Taxpayers were given the chance to turn the tables on the Internal Revenue Service, responding to the agency's request for an audit of its services.
A forum on Thursday — one of three nationwide this year — let taxpayers complain, suggest changes and quiz the nation's top advocate for taxpayers on everything from phone menus to identity theft.
Taxpayer concerns ranged widely. One woman spoke of waiting 40 minutes on the phone for an IRS agent to help her with a simple question. A man asked why the IRS doesn't provide computer software so taxpayers can submit returns online for free.
"I filed for years online and had to pay my fee to an online company," said Bill Riley, 37, of Council Bluffs, Iowa. "I don't understand why the IRS can't do it."
Nina E. Olson, the national taxpayer advocate who moderated Thursday's forum, told Riley she's asked Congress for years to ask the agency to develop the software.
"I will not shut up about that, I think it's very important," she said.
Olson reports to Congress about IRS practices. She said she's responsible for identifying 20 things the IRS could change or improve each year, and many of those suggestions come directly from taxpayers.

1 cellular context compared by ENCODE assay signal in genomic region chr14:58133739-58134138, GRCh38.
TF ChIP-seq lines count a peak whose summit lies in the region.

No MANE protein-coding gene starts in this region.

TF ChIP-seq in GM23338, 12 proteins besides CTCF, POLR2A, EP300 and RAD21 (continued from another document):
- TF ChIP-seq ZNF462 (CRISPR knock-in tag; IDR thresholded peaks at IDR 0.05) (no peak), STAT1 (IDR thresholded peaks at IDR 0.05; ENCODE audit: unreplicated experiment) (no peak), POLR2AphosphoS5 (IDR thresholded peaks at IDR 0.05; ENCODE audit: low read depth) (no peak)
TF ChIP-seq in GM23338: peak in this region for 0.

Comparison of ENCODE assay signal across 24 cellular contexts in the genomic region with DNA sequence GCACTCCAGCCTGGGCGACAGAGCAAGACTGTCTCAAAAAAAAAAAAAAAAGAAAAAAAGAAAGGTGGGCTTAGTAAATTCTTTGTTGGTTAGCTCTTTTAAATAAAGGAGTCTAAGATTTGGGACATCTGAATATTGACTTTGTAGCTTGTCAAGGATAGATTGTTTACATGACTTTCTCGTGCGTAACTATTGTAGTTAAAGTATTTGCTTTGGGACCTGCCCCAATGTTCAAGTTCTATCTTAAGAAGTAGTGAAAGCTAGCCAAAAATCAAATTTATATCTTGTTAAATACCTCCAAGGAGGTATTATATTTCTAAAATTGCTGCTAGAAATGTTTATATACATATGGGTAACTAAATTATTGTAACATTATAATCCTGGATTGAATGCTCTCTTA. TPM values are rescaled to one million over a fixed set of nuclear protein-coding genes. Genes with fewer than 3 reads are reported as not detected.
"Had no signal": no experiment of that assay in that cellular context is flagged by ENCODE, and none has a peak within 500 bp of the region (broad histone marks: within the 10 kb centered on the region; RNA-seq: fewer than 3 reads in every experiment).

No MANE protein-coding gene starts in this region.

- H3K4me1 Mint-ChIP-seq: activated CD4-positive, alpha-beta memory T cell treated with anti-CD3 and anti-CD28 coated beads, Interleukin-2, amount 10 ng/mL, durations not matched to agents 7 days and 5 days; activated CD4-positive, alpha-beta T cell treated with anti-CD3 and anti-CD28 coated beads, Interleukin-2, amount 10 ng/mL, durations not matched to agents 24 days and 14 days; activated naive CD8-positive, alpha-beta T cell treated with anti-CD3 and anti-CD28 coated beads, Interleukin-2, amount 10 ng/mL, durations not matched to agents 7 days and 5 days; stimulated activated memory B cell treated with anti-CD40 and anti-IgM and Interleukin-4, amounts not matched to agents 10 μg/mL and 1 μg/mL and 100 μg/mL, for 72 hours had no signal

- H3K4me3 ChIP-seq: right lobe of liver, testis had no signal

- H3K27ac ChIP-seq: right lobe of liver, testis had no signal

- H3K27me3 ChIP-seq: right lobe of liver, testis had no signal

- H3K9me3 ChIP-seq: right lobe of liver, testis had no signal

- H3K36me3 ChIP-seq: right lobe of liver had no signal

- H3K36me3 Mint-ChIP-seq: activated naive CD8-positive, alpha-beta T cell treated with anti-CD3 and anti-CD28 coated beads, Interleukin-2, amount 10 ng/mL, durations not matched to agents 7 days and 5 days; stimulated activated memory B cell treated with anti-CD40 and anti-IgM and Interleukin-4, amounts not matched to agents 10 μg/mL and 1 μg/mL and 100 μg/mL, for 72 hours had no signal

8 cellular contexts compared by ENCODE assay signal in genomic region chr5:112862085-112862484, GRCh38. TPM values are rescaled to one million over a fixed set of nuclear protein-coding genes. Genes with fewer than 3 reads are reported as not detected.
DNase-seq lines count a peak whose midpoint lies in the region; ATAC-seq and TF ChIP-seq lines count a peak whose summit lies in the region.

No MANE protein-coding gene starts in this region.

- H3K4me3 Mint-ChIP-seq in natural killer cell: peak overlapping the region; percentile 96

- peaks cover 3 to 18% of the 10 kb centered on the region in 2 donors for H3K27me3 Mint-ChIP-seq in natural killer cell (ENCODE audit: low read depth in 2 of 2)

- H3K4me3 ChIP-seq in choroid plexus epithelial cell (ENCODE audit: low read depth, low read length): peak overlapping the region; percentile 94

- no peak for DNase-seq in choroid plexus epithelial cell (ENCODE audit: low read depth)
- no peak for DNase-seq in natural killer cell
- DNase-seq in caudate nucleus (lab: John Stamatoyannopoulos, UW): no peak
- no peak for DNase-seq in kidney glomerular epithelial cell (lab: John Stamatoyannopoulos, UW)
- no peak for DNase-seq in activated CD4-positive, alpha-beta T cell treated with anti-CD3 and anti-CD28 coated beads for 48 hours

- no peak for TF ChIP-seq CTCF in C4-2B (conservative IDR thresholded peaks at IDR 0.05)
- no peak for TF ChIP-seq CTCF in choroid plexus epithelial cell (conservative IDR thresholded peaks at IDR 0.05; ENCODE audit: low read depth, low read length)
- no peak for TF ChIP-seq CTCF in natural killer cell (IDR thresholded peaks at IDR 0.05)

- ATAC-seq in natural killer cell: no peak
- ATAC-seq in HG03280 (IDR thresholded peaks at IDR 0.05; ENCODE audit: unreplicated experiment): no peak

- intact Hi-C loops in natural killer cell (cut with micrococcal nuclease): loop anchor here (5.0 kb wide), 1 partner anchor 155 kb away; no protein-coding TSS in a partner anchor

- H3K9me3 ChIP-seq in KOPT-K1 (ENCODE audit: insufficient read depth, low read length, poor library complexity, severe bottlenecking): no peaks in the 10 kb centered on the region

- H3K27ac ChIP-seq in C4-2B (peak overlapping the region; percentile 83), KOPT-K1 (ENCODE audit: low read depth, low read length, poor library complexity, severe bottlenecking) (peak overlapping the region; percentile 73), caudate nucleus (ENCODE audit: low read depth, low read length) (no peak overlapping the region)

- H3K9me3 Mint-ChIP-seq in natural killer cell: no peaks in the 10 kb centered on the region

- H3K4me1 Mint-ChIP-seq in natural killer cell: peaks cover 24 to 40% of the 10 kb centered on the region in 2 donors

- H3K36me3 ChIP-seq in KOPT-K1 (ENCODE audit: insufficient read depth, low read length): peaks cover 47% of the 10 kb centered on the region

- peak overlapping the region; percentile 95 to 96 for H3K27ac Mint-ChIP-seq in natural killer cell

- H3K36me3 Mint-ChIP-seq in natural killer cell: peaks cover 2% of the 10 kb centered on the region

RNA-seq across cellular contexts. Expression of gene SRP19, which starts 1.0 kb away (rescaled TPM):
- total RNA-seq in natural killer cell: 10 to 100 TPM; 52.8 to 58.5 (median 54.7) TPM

About 60 people came to the forum at the University of Nebraska Alumni Center, complaining about taxes for farmers and small businesses, identity theft and even paying taxes at all. The forum was organized by the Taxpayer Advocacy Panel, a federally funded organization of 100 people that monitors IRS policies and procedures, with representatives in each state and the District of Columbia.
A similar forum was held in New York on March 6, and another is scheduled in Phoenix for next week.
Bernard Coston, director of the Taxpayer Advocacy Panel, said the three cities were chosen based on demographics.
The New York forum, held in Brooklyn, focused on low-income taxpayers, he said. Omaha's meeting was geared for small business while the meeting in Phoenix was to focus on the elderly.
Coston said he wasn't sure how many suggestions from the forums had been implemented since the meetings began last year.
"The key point is those issues were brought out," Coston said.